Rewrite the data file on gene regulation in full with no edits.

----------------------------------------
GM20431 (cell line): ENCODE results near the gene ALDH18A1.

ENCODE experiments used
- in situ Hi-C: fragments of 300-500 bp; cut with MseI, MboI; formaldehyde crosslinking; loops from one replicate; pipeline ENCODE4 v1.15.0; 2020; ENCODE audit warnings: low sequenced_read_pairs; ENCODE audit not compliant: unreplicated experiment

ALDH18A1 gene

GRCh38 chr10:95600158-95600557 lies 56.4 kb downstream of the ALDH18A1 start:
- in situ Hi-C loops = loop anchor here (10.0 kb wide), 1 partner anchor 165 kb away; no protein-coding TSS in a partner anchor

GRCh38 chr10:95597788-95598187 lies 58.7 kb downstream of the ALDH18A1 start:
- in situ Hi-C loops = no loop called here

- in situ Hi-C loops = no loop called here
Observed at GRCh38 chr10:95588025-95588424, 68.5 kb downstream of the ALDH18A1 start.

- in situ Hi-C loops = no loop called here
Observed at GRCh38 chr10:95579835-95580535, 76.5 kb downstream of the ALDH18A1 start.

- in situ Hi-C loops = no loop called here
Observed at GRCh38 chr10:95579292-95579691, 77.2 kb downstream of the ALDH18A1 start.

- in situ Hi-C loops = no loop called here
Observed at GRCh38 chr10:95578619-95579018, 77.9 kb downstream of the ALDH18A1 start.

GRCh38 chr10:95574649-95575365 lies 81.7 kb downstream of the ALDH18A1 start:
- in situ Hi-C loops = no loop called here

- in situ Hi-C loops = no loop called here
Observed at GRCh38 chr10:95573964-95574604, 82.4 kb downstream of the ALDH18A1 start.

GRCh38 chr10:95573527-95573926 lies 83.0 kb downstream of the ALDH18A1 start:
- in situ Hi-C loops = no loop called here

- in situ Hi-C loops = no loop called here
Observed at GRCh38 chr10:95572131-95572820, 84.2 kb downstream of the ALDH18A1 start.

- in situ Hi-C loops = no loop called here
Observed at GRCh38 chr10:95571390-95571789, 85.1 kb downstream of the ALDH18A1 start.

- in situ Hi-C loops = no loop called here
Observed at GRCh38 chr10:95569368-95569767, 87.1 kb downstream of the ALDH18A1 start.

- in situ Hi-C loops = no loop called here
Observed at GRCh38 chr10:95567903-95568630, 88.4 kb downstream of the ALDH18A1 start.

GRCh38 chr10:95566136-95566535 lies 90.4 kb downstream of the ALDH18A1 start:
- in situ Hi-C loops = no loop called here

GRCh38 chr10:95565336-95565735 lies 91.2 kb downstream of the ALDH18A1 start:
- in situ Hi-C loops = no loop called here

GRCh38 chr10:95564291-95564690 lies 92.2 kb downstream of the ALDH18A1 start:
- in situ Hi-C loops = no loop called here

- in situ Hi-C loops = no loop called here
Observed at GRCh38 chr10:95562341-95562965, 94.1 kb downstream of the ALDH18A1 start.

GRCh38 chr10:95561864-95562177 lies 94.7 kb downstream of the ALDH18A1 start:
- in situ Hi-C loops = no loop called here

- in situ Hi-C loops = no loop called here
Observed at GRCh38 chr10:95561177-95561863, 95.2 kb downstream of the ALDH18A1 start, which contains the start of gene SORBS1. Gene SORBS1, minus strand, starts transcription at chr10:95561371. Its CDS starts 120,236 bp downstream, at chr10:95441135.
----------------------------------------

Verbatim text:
GM20431 (cell line): ENCODE results near the gene ALDH18A1.

ENCODE experiments used
- in situ Hi-C: fragments of 300-500 bp; cut with MseI, MboI; formaldehyde crosslinking; loops from one replicate; pipeline ENCODE4 v1.15.0; 2020; ENCODE audit warnings: low sequenced_read_pairs; ENCODE audit not compliant: unreplicated experiment

ALDH18A1 gene

GRCh38 chr10:95600158-95600557 lies 56.4 kb downstream of the ALDH18A1 start:
- in situ Hi-C loops = loop anchor here (10.0 kb wide), 1 partner anchor 165 kb away; no protein-coding TSS in a partner anchor

GRCh38 chr10:95597788-95598187 lies 58.7 kb downstream of the ALDH18A1 start:
- in situ Hi-C loops = no loop called here

- in situ Hi-C loops = no loop called here
Observed at GRCh38 chr10:95588025-95588424, 68.5 kb downstream of the ALDH18A1 start.

- in situ Hi-C loops = no loop called here
Observed at GRCh38 chr10:95579835-95580535, 76.5 kb downstream of the ALDH18A1 start.

- in situ Hi-C loops = no loop called here
Observed at GRCh38 chr10:95579292-95579691, 77.2 kb downstream of the ALDH18A1 start.

- in situ Hi-C loops = no loop called here
Observed at GRCh38 chr10:95578619-95579018, 77.9 kb downstream of the ALDH18A1 start.

GRCh38 chr10:95574649-95575365 lies 81.7 kb downstream of the ALDH18A1 start:
- in situ Hi-C loops = no loop called here

- in situ Hi-C loops = no loop called here
Observed at GRCh38 chr10:95573964-95574604, 82.4 kb downstream of the ALDH18A1 start.

GRCh38 chr10:95573527-95573926 lies 83.0 kb downstream of the ALDH18A1 start:
- in situ Hi-C loops = no loop called here

- in situ Hi-C loops = no loop called here
Observed at GRCh38 chr10:95572131-95572820, 84.2 kb downstream of the ALDH18A1 start.

- in situ Hi-C loops = no loop called here
Observed at GRCh38 chr10:95571390-95571789, 85.1 kb downstream of the ALDH18A1 start.

- in situ Hi-C loops = no loop called here
Observed at GRCh38 chr10:95569368-95569767, 87.1 kb downstream of the ALDH18A1 start.

- in situ Hi-C loops = no loop called here
Observed at GRCh38 chr10:95567903-95568630, 88.4 kb downstream of the ALDH18A1 start.

GRCh38 chr10:95566136-95566535 lies 90.4 kb downstream of the ALDH18A1 start:
- in situ Hi-C loops = no loop called here

GRCh38 chr10:95565336-95565735 lies 91.2 kb downstream of the ALDH18A1 start:
- in situ Hi-C loops = no loop called here

GRCh38 chr10:95564291-95564690 lies 92.2 kb downstream of the ALDH18A1 start:
- in situ Hi-C loops = no loop called here

- in situ Hi-C loops = no loop called here
Observed at GRCh38 chr10:95562341-95562965, 94.1 kb downstream of the ALDH18A1 start.

GRCh38 chr10:95561864-95562177 lies 94.7 kb downstream of the ALDH18A1 start:
- in situ Hi-C loops = no loop called here

- in situ Hi-C loops = no loop called here
Observed at GRCh38 chr10:95561177-95561863, 95.2 kb downstream of the ALDH18A1 start, which contains the start of gene SORBS1. Gene SORBS1, minus strand, starts transcription at chr10:95561371. Its CDS starts 120,236 bp downstream, at chr10:95441135.